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We are extremely grateful to all the families who took part in this study, the midwives and psychologists who recruited and followed them, and the whole EDEN team, including research scientists, engineers, technicians and managers and especially Josiane Sahuquillo and Edith Lesieux for their commitment and their role in the success of the study. We also acknowledge the commitment of the members of the EDEN Mother–Child Cohort Study Group listed below. We thank Jo Ann Cahn for her help in preparing the manuscript.

Members of the EDEN Mother–Child Cohort Study Group

I. Annesi-Maesano, J.Y. Bernard, J. Botton, M.A. Charles, P. Dargent-Molina, B. de Lauzon-Guillain, P. Ducimetière, M. de Agostini, B. Foliguet, A. Forhan, X. Fritel, A. Germa, V. Goua, R. Hankard, B. Heude, M. Kaminski, B. Larroque†, N. Lelong, J. Lepeule, G. Magnin, L. Marchand, C. Nabet, F Pierre, R. Slama, M.J. Saurel-Cubizolles, M. Schweitzer and O. Thiebaugeorges.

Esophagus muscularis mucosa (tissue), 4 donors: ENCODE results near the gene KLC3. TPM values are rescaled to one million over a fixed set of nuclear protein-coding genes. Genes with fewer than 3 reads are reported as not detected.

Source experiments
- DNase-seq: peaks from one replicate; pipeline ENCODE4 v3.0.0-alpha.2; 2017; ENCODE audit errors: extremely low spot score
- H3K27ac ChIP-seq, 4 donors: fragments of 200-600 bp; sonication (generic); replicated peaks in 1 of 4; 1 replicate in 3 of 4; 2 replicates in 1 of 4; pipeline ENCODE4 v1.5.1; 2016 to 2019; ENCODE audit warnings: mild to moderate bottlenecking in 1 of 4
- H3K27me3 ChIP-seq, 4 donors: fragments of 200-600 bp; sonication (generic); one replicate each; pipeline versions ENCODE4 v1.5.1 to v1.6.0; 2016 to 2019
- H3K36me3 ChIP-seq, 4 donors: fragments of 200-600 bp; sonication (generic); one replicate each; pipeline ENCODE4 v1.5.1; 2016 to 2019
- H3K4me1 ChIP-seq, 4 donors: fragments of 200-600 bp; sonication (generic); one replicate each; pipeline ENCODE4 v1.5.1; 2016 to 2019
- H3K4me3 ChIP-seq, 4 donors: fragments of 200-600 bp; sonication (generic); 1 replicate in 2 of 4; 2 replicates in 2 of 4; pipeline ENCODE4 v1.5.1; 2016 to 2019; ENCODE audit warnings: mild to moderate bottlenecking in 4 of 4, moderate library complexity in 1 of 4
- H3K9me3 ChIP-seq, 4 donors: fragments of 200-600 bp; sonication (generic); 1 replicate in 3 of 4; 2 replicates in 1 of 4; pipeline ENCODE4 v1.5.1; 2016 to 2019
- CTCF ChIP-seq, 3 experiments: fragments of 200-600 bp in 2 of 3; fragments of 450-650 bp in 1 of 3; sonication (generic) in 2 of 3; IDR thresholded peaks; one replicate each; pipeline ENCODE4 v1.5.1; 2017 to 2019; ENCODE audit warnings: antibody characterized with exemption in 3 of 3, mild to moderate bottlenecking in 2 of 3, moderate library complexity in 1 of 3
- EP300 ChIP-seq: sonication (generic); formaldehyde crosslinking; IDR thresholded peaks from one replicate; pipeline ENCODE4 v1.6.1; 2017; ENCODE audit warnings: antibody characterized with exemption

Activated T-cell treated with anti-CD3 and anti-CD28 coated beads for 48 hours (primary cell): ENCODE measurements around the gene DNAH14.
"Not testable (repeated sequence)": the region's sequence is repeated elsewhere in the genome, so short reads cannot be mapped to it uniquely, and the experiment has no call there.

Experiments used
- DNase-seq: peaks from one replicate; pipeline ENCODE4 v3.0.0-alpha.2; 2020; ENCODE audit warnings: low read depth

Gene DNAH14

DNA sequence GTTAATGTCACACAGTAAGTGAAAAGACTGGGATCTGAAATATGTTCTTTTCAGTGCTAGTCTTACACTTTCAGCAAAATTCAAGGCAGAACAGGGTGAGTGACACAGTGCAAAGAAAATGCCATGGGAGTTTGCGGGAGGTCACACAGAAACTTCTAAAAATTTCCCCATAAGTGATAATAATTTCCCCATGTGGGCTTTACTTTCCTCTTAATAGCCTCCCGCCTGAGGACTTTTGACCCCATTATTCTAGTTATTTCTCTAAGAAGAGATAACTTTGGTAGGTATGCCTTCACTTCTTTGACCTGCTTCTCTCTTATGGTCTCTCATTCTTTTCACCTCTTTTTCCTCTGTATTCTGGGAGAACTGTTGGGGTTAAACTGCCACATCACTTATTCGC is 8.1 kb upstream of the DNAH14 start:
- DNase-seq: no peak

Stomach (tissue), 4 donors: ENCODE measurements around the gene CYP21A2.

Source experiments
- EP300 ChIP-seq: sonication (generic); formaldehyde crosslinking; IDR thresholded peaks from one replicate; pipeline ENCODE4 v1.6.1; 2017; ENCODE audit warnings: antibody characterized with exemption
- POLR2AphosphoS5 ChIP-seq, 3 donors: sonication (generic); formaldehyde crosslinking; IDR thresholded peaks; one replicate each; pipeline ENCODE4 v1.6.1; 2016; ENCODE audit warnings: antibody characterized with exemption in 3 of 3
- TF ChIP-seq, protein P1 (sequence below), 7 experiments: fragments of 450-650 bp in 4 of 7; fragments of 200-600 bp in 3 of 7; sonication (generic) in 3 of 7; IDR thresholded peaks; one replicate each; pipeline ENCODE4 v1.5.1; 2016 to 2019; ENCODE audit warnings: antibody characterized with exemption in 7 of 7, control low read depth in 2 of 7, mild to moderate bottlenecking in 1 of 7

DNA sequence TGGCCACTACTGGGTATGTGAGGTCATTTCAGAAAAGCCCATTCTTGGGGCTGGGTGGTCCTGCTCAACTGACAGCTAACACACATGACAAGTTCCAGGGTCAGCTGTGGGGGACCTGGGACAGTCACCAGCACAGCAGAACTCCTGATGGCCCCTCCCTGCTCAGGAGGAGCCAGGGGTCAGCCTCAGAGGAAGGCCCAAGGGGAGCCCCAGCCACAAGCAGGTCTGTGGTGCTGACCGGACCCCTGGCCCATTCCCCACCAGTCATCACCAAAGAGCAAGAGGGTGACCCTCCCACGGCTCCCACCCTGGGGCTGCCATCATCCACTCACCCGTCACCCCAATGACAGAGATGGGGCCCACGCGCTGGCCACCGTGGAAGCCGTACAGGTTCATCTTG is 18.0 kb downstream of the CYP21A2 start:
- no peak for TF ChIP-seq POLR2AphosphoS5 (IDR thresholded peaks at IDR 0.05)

Author contributions

MB, SL, BH and JB conceived and designed the work, with advice from MAC. MB analysed the data with advice from BH, JB and SL. MB, BH and SL drafted and revised the manuscript. All authors interpreted the data and criticised the manuscript for important intellectual content. MAC and BH designed and led the EDEN mother–child cohort. AF is responsible for the EDEN data management. JB and SC have fitted weight and height growth trajectories using the Jenss–Bayley nonlinear model and provided the relevant data. All authors have read and approved the final version of the manuscript. This article is the work of the authors. MB serves as guarantor for the contents of this article. All authors had full access to all of the data (including statistical reports and tables) in the study and take the responsibility for the integrity of the data and the accuracy of the data analysis. All researchers are independent of the funding bodies. All members in the EDEN –child cohort study group designed the study and revised the draft manuscript.